An Arizona-based company plans to build a high-end senior living facility on the edge of Cherry Creek.
Scottsdale-based Solterra Senior Living and equity partner Titan Fund Management spent $6.13 million last month to secure the site near the intersection of Alameda Avenue and Colorado Boulevard, where it plans to build a seven-story, 136-unit complex.
The firm paid $5 million for 301 S. Harrison St., a 0.58-acre parcel where a car wash and auto body shop has operated. And Solterra paid $1.13 million for the adjacent 0.15-acre parking lot at 327 S. Harrison St.
Combined, Solterra paid $192 a square foot for the land. Cushman & Wakefield broker Wade Fletcher represented the seller. He said the property was rezoned while it was under contract.
Greg Corns, Solterra’s chief operating officer, said the company hopes to break ground at the end of the third quarter or the beginning of the fourth.
“It’ll be about a 14-month build cycle,” he said.
Solterra owns and/or operates four senior living facilities in Arizona and one in Castle Rock, where it is adding a 140-unit memory-care wing. The company also owns several facilities in Arizona for lower-income seniors, branded as Bridgewater Assisted Living.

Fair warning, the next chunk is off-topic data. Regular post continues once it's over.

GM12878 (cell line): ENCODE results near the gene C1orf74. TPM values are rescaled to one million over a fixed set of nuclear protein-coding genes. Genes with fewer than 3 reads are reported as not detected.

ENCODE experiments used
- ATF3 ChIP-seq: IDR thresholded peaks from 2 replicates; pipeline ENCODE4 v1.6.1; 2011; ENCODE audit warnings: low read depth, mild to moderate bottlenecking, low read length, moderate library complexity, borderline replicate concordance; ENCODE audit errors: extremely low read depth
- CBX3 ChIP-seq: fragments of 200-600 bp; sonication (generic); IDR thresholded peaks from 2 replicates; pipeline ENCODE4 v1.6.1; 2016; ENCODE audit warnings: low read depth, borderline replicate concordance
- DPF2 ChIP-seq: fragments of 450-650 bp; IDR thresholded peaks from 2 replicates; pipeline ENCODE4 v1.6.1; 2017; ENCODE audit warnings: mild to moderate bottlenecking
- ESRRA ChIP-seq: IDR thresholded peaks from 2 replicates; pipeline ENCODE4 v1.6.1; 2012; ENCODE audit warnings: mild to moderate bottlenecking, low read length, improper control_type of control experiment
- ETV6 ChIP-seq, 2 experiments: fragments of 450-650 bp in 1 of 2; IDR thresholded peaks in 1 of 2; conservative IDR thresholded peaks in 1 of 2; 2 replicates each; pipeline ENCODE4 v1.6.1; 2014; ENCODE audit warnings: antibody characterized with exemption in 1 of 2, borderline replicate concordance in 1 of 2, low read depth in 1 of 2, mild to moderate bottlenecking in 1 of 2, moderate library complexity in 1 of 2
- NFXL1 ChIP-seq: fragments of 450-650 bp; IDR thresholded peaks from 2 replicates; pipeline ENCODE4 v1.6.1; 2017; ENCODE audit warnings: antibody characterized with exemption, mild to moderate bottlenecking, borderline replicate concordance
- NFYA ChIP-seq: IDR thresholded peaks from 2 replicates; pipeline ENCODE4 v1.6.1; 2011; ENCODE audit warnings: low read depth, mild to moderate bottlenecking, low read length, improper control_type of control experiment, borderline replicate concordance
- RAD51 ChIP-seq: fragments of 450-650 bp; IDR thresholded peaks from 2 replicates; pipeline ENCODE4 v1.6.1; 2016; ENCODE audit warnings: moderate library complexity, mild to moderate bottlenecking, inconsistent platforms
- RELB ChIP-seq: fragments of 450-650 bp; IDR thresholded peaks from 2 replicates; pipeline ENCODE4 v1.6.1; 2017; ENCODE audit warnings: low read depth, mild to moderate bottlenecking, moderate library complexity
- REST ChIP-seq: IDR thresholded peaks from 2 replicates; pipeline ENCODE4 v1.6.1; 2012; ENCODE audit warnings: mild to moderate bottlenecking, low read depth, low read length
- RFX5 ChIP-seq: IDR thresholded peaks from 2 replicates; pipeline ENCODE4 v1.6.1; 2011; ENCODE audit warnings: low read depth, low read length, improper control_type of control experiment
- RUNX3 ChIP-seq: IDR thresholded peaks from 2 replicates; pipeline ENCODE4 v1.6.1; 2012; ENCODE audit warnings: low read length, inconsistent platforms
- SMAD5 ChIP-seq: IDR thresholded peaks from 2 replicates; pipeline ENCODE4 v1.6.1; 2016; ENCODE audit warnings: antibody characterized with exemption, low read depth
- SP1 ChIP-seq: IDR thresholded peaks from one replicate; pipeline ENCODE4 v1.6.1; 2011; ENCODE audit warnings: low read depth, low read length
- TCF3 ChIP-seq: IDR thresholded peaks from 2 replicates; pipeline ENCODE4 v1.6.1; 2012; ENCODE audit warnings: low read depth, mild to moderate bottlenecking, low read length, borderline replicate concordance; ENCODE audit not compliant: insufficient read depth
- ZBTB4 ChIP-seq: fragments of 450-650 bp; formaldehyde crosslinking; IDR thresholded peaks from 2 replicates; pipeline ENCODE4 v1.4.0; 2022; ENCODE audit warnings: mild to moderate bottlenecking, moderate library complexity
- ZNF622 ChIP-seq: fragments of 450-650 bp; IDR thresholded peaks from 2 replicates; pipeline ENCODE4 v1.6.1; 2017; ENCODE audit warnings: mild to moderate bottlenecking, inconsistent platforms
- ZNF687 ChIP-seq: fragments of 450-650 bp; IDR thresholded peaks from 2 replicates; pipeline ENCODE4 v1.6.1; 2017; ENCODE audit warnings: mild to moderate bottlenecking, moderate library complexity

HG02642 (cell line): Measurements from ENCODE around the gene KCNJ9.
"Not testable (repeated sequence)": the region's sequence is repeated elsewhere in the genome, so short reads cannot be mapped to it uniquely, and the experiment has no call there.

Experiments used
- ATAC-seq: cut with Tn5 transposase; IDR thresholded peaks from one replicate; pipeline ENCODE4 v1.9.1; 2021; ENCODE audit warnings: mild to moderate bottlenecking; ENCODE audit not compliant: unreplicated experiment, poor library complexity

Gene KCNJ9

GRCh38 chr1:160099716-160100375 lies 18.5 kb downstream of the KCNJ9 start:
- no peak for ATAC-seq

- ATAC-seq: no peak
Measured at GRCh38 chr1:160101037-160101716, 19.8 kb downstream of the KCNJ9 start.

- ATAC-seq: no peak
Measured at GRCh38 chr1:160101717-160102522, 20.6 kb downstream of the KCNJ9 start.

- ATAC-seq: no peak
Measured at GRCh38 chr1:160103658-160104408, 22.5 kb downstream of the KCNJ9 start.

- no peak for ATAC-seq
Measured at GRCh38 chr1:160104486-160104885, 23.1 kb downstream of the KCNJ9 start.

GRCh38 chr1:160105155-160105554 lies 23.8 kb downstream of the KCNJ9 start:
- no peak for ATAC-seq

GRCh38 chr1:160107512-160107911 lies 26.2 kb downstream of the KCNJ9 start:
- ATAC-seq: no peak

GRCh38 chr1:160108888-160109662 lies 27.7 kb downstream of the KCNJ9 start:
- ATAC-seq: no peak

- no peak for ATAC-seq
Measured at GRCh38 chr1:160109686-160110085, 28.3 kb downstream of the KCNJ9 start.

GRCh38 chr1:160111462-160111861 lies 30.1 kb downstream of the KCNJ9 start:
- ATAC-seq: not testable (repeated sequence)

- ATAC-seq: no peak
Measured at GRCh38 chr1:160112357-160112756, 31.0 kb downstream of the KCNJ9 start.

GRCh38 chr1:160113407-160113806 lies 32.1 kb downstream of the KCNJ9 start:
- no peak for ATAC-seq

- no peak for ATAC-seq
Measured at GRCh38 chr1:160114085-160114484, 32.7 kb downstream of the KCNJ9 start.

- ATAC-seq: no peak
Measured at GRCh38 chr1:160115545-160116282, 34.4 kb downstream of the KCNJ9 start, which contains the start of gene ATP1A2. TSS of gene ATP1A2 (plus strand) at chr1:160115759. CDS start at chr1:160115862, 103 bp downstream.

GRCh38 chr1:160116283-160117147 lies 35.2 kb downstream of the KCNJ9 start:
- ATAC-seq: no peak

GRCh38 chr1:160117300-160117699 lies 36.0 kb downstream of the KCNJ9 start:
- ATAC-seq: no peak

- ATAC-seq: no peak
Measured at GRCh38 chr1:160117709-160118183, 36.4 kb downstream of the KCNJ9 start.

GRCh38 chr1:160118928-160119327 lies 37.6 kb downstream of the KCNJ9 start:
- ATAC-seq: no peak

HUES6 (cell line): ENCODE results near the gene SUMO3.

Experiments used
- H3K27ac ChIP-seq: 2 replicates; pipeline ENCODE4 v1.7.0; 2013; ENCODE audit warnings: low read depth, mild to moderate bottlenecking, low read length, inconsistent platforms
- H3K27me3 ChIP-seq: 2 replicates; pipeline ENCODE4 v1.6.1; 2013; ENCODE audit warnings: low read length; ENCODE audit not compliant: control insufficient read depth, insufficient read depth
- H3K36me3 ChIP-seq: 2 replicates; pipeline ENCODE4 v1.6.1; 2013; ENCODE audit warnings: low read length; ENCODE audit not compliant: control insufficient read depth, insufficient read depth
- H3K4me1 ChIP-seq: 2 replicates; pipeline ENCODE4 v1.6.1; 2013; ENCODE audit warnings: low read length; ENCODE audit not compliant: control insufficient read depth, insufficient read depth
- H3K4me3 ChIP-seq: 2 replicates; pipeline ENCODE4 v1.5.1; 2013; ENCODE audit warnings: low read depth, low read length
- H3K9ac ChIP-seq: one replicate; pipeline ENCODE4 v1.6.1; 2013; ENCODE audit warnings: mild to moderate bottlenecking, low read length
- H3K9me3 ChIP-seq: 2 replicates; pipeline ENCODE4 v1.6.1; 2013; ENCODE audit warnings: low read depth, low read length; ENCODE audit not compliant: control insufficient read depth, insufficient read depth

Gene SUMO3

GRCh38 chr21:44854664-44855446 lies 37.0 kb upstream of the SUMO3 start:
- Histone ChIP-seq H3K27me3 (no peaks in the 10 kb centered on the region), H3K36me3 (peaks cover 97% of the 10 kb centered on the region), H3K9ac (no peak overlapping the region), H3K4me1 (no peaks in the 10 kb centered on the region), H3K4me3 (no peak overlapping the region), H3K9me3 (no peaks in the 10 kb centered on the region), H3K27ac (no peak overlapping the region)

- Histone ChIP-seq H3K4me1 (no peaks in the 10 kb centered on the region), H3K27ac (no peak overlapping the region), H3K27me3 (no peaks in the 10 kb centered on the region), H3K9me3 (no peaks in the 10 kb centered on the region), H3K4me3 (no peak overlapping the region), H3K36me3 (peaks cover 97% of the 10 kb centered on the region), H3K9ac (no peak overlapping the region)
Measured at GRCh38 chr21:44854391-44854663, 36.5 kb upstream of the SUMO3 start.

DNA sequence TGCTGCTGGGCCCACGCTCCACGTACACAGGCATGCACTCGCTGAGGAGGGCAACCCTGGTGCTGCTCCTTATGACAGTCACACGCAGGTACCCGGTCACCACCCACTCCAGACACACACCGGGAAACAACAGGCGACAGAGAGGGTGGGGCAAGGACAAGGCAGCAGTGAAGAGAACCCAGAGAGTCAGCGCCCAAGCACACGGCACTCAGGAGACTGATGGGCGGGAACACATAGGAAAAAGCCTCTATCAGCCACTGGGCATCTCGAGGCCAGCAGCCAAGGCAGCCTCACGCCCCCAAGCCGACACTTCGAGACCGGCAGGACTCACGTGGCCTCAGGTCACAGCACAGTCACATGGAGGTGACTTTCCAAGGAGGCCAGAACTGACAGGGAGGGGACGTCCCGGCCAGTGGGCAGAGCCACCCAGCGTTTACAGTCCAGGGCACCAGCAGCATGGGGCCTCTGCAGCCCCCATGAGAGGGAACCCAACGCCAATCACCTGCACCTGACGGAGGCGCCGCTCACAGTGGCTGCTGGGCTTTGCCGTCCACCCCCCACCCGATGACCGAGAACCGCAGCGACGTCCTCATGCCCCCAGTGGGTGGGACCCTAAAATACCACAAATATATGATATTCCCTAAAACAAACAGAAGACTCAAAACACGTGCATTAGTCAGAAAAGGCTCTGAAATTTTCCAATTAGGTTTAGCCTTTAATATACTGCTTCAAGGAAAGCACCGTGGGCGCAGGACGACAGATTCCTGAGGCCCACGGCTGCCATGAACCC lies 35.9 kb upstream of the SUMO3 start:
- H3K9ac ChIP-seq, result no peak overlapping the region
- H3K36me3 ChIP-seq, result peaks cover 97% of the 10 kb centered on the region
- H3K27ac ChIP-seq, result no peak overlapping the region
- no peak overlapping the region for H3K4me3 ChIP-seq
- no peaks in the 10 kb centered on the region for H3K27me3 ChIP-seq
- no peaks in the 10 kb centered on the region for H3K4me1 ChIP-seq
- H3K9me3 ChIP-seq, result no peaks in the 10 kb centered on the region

Corns said the Cherry Creek facility will have 136 units — a mix of one- and two-bedrooms — that likely will rent at monthly rates ranging from the low $4,000s to the $7,000s. Solterra looked at multiple sites around Denver, but tony Cherry Creek was the natural fit.
“We were looking to build a higher-end product,” he said.
The complex’s higher-end features will include concierge service and a “country club-type environment on the top floor,” Corns said, with outdoor patio and green space, plus fire pits.
“We’re also putting in a golf simulator on the top floor as well,” he said.
The building also will incorporate a “kids clubhouse,” for when the grandkids come to visit.
“Nothing worse than hanging out in grandma or grandpa’s apartment listening to adults talk,” Corns said.
The units will be rented as independent living, as opposed to assisted living or memory care, and Corns said there will be ways for residents to stay in place if they need more care, Corns said.
Editor’s Note: This story was updated after publication to note the involvement of Titan Fund Management.